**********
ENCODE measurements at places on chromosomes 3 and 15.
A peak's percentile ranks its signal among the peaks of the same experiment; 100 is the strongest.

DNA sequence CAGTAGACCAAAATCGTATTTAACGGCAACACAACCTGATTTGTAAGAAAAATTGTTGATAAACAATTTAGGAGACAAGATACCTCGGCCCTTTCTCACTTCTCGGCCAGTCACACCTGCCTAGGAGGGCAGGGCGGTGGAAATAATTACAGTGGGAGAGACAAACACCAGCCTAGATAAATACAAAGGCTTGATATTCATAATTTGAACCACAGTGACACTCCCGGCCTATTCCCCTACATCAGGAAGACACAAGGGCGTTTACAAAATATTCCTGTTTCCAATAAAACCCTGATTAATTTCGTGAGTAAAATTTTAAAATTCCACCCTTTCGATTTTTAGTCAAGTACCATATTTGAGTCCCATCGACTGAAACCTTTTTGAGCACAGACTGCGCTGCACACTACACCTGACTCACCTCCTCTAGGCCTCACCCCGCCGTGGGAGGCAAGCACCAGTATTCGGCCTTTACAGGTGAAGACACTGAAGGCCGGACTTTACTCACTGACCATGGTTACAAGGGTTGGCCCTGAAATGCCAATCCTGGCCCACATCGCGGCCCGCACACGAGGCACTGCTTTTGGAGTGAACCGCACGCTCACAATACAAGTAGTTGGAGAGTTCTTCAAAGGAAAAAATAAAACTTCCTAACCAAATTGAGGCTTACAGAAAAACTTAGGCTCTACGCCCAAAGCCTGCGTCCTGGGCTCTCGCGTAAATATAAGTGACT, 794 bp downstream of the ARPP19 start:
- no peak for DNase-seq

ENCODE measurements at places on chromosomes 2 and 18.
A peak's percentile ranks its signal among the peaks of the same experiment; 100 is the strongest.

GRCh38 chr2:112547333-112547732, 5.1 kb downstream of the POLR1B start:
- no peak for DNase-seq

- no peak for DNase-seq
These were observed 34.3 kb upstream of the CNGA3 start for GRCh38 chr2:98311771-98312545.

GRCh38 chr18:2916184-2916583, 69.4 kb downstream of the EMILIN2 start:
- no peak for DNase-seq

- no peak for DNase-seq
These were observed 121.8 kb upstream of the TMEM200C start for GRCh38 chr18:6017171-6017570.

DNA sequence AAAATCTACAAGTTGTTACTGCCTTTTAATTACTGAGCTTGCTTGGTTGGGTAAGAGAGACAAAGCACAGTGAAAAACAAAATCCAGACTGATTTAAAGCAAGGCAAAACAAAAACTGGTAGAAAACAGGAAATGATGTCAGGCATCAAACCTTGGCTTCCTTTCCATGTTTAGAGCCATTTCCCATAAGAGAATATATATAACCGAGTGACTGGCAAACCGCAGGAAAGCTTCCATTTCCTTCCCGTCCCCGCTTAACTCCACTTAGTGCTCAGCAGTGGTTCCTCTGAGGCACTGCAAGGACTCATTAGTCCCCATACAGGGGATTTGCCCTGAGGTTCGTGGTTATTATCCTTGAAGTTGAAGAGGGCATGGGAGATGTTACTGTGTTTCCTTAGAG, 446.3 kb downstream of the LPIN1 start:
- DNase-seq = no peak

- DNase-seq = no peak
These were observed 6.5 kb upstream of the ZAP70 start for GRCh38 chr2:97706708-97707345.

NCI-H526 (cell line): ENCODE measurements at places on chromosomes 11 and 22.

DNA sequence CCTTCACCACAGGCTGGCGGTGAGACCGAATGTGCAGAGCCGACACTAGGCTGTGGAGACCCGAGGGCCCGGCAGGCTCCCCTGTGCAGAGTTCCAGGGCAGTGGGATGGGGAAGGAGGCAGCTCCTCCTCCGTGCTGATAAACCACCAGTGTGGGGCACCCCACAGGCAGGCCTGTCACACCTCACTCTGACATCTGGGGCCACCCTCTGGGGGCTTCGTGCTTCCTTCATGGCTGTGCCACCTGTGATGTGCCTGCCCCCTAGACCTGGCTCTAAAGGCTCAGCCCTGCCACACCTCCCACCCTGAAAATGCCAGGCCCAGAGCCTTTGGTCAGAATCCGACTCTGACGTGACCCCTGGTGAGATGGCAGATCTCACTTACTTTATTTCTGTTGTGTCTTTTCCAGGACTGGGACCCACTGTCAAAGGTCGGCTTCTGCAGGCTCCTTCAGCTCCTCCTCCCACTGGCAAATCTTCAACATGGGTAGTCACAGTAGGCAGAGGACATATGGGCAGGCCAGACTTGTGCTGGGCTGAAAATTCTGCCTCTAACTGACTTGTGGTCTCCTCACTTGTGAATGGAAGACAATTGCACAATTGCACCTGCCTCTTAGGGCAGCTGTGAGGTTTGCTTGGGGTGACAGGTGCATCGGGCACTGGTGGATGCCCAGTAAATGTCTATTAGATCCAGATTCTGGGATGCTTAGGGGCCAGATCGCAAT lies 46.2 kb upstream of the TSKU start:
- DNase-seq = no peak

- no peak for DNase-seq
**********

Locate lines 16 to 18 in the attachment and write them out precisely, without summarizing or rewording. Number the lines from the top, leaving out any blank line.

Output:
- DNase-seq = no peak

- DNase-seq = no peak
These were observed 6.5 kb upstream of the ZAP70 start for GRCh38 chr2:97706708-97707345.